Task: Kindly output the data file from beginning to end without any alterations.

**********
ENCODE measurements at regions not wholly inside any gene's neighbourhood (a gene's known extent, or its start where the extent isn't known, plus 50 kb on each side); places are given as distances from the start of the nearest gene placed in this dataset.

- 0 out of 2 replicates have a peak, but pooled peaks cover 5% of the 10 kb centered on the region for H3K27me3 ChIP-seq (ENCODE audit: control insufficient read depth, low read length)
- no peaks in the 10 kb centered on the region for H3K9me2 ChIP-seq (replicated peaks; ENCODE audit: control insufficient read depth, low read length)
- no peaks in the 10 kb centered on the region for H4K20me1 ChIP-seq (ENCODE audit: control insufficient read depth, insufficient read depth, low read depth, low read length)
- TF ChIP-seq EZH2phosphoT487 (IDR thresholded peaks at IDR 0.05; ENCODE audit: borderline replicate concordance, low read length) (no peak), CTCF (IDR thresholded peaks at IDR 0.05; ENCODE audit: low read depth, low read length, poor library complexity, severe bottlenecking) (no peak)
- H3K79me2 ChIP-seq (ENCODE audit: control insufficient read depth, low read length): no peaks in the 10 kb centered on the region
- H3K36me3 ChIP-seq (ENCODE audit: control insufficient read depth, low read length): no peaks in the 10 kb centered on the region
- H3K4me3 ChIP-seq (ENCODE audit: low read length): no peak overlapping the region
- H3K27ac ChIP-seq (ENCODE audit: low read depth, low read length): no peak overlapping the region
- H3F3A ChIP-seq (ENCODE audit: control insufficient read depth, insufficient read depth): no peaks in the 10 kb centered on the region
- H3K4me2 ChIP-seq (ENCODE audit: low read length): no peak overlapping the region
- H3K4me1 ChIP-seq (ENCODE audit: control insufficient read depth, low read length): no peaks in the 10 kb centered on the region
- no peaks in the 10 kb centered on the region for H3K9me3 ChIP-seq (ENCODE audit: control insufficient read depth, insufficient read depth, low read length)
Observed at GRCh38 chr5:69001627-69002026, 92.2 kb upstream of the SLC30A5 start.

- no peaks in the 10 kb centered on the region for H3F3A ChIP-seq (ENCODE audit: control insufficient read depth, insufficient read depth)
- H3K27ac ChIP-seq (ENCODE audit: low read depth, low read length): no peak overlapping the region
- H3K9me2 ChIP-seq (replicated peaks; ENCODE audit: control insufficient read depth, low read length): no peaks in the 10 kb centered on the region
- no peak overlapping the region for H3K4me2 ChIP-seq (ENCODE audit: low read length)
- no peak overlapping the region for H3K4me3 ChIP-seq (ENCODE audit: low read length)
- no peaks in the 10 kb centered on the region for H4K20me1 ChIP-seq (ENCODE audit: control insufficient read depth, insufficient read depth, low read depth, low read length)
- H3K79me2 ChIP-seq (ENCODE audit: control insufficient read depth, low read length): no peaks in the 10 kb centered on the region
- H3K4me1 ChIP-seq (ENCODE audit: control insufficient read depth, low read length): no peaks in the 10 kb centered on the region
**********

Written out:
ENCODE measurements at regions not wholly inside any gene's neighbourhood (a gene's known extent, or its start where the extent isn't known, plus 50 kb on each side); places are given as distances from the start of the nearest gene placed in this dataset.

- 0 out of 2 replicates have a peak, but pooled peaks cover 5% of the 10 kb centered on the region for H3K27me3 ChIP-seq (ENCODE audit: control insufficient read depth, low read length)
- no peaks in the 10 kb centered on the region for H3K9me2 ChIP-seq (replicated peaks; ENCODE audit: control insufficient read depth, low read length)
- no peaks in the 10 kb centered on the region for H4K20me1 ChIP-seq (ENCODE audit: control insufficient read depth, insufficient read depth, low read depth, low read length)
- TF ChIP-seq EZH2phosphoT487 (IDR thresholded peaks at IDR 0.05; ENCODE audit: borderline replicate concordance, low read length) (no peak), CTCF (IDR thresholded peaks at IDR 0.05; ENCODE audit: low read depth, low read length, poor library complexity, severe bottlenecking) (no peak)
- H3K79me2 ChIP-seq (ENCODE audit: control insufficient read depth, low read length): no peaks in the 10 kb centered on the region
- H3K36me3 ChIP-seq (ENCODE audit: control insufficient read depth, low read length): no peaks in the 10 kb centered on the region
- H3K4me3 ChIP-seq (ENCODE audit: low read length): no peak overlapping the region
- H3K27ac ChIP-seq (ENCODE audit: low read depth, low read length): no peak overlapping the region
- H3F3A ChIP-seq (ENCODE audit: control insufficient read depth, insufficient read depth): no peaks in the 10 kb centered on the region
- H3K4me2 ChIP-seq (ENCODE audit: low read length): no peak overlapping the region
- H3K4me1 ChIP-seq (ENCODE audit: control insufficient read depth, low read length): no peaks in the 10 kb centered on the region
- no peaks in the 10 kb centered on the region for H3K9me3 ChIP-seq (ENCODE audit: control insufficient read depth, insufficient read depth, low read length)
Observed at GRCh38 chr5:69001627-69002026, 92.2 kb upstream of the SLC30A5 start.

- no peaks in the 10 kb centered on the region for H3F3A ChIP-seq (ENCODE audit: control insufficient read depth, insufficient read depth)
- H3K27ac ChIP-seq (ENCODE audit: low read depth, low read length): no peak overlapping the region
- H3K9me2 ChIP-seq (replicated peaks; ENCODE audit: control insufficient read depth, low read length): no peaks in the 10 kb centered on the region
- no peak overlapping the region for H3K4me2 ChIP-seq (ENCODE audit: low read length)
- no peak overlapping the region for H3K4me3 ChIP-seq (ENCODE audit: low read length)
- no peaks in the 10 kb centered on the region for H4K20me1 ChIP-seq (ENCODE audit: control insufficient read depth, insufficient read depth, low read depth, low read length)
- H3K79me2 ChIP-seq (ENCODE audit: control insufficient read depth, low read length): no peaks in the 10 kb centered on the region
- H3K4me1 ChIP-seq (ENCODE audit: control insufficient read depth, low read length): no peaks in the 10 kb centered on the region